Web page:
Data Transfer Nodes
The data transfer nodes are NERSC servers dedicated to performing transfers between NERSC data storage resources such as HPSS and the NERSC Global Filesystem (NGF), and storage resources at other sites. These nodes are being managed (and monitored for performance) as part of a collaborative effort between ESnet and NERSC to enable high performance data movement over the high-bandwidth 100Gb ESnet wide-area network (WAN).
There are four data transfer nodes deployed at NERSC:
All DTNs have four 10-gigabit ethernet links for transfers over the network and two FDR IB connections to the filesystem (each). Third-party software is managed via modules. As with other NERSC systems, shell configuration files ("dot files") are under the control of NERSC; users should only modify ".ext" files.
All NERSC users are automatically given access to the data transfer nodes. The nodes support both interactive use via SSH (direct login) or data transfer using GridFTP services. We recommend using Globus for large data transfers.
Available File Systems
The NERSC data transfer nodes use global home and the project directories (see NERSC File Systems for a description) Please note that /tmp is very small. Although certain common tools (e.g., vi) use /tmp for temporary storage, users should never explicitly use /tmp for data.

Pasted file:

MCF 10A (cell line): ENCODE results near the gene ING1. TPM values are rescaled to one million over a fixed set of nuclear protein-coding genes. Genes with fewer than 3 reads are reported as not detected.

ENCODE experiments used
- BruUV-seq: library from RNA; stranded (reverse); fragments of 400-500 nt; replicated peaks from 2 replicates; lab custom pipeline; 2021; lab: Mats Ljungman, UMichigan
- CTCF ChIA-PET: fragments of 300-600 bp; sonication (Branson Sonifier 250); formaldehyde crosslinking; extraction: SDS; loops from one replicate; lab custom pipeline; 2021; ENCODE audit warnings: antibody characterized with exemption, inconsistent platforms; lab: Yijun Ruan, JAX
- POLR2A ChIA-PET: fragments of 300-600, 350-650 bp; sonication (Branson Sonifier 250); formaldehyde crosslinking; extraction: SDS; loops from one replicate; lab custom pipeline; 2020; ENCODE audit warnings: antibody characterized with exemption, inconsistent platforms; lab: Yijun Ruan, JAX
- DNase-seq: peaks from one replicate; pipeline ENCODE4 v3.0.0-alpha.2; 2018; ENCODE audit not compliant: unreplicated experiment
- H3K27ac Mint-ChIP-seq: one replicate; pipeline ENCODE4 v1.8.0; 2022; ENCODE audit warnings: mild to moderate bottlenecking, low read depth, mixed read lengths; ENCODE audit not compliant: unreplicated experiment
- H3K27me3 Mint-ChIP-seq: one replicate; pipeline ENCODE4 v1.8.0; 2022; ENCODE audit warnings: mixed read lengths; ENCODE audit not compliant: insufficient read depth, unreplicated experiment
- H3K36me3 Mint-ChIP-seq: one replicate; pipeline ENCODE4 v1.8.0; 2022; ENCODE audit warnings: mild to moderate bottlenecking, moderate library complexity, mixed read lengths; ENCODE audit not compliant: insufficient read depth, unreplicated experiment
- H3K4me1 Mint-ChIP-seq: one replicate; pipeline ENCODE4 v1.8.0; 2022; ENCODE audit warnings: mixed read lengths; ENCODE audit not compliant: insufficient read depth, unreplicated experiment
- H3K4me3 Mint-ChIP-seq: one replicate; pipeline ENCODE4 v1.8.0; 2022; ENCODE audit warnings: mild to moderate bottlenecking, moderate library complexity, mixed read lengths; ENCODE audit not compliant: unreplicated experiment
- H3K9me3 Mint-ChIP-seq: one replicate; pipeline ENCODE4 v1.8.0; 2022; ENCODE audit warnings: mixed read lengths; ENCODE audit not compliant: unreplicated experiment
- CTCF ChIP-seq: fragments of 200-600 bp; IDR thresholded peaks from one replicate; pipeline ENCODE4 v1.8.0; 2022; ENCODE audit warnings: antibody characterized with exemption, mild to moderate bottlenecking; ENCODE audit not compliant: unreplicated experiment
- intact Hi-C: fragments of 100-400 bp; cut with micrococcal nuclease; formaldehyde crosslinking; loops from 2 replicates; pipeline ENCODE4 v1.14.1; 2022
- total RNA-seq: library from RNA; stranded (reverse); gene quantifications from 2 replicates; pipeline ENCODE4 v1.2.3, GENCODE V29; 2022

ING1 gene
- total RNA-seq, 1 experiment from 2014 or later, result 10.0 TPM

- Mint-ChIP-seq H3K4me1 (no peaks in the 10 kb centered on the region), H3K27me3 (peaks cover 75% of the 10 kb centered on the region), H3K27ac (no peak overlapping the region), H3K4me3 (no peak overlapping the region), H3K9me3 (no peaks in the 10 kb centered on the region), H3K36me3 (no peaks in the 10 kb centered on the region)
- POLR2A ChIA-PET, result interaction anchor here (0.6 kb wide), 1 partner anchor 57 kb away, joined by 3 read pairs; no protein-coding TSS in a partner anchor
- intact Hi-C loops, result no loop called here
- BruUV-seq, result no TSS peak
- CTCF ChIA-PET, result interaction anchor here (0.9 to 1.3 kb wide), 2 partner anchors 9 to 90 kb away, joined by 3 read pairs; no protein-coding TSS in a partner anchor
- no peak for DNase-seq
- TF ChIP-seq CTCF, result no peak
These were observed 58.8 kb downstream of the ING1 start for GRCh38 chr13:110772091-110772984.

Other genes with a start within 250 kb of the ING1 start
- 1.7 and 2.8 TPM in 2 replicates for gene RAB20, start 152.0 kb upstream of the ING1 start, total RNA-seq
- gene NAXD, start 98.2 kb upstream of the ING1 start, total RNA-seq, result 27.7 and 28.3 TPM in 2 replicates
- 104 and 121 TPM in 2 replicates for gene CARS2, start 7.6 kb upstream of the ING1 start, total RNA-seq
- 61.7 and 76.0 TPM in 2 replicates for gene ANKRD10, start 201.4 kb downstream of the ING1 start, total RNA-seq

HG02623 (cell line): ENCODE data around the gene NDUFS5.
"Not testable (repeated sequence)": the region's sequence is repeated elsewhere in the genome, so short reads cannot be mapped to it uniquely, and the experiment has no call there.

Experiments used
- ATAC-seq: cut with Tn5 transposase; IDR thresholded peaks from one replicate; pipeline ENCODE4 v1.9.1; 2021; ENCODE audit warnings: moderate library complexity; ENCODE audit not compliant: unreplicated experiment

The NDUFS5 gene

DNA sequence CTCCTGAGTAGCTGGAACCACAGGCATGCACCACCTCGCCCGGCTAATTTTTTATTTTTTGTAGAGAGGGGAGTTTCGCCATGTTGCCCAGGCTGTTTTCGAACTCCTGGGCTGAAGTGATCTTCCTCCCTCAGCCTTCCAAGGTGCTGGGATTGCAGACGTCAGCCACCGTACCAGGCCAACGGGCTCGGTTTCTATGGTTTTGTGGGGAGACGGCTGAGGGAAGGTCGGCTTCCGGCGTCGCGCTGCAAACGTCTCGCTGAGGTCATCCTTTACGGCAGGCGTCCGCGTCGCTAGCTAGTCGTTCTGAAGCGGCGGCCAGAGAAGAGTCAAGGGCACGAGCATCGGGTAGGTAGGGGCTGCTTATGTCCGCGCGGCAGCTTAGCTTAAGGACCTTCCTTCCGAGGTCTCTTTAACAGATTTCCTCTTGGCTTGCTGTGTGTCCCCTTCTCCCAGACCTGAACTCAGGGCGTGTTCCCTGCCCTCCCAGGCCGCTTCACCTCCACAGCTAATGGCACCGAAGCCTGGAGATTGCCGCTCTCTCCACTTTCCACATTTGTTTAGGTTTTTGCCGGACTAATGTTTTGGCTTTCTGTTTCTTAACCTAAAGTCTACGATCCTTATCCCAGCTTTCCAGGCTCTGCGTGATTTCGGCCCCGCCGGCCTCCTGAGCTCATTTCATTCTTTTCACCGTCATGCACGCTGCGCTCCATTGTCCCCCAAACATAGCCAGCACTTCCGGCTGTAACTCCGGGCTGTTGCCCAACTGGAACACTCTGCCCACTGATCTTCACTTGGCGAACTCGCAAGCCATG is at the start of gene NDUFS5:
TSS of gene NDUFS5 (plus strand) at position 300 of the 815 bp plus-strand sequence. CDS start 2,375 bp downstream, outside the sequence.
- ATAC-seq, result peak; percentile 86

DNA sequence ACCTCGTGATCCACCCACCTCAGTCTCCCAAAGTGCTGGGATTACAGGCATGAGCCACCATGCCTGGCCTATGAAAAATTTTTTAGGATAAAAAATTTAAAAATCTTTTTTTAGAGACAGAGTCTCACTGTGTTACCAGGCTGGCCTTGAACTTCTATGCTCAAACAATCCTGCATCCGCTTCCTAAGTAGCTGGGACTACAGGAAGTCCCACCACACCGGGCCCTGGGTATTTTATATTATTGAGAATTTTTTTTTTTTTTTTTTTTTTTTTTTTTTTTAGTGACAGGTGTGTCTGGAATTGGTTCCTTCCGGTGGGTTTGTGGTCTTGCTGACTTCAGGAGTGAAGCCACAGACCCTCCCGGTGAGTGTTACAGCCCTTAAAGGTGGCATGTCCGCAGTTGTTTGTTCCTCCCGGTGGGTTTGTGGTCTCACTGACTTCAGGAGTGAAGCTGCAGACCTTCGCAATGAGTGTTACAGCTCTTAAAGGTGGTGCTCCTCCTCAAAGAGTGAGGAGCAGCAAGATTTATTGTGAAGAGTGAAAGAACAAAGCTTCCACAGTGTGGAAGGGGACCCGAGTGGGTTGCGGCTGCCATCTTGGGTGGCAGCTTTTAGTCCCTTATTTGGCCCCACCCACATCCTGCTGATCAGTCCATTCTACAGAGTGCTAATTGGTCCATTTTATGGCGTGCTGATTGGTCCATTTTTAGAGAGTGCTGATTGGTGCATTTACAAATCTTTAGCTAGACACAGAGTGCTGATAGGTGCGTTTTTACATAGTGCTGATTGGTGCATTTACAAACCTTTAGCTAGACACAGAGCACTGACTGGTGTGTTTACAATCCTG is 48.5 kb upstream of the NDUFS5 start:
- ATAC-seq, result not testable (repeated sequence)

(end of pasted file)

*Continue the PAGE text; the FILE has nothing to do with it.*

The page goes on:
File Transfer Software
For smaller files you can use Secure Copy (SCP) or Secure FTP (SFTP) to transfer files between two hosts. See Using SCP and SFTP at NERSC. For larger files GridFTP provides better transfer rates. We recommend using Globus for GridFTP transfers, it makes GridFTP transfers trivial so users do not have to learn command line options for manual performance tuning. Globus also does automatic performance tuning and has been shown to perform comparable to -- or even better (in some cases) than -- expert-tuned GridFTP. See Using BBCP at NERSC and Grid Data Transfer.
Special commands can be used for data transfers to or from the HPSS mass storage system. See Storing and Retrieving HPSS Data.
In order to keep the data transfer nodes performing optimally for data transfers, we request that users restrict interactive use of these systems to tasks that are related to preparing data for transfer or are directly related to data transfer of some form or fashion. Examples of intended usage would be running python scripts to download data from a remote source, running client software to load data from a file system into a remote database, or compressing (gzip) or bundling (tar) files in preparation for data transfer. Examples of that should not be done include running a database on the server to do data processing, or running tests that saturate the nodes resources. The goal is to maintain data transfer systems that have adequate memory and CPU available for interactive user data transfers.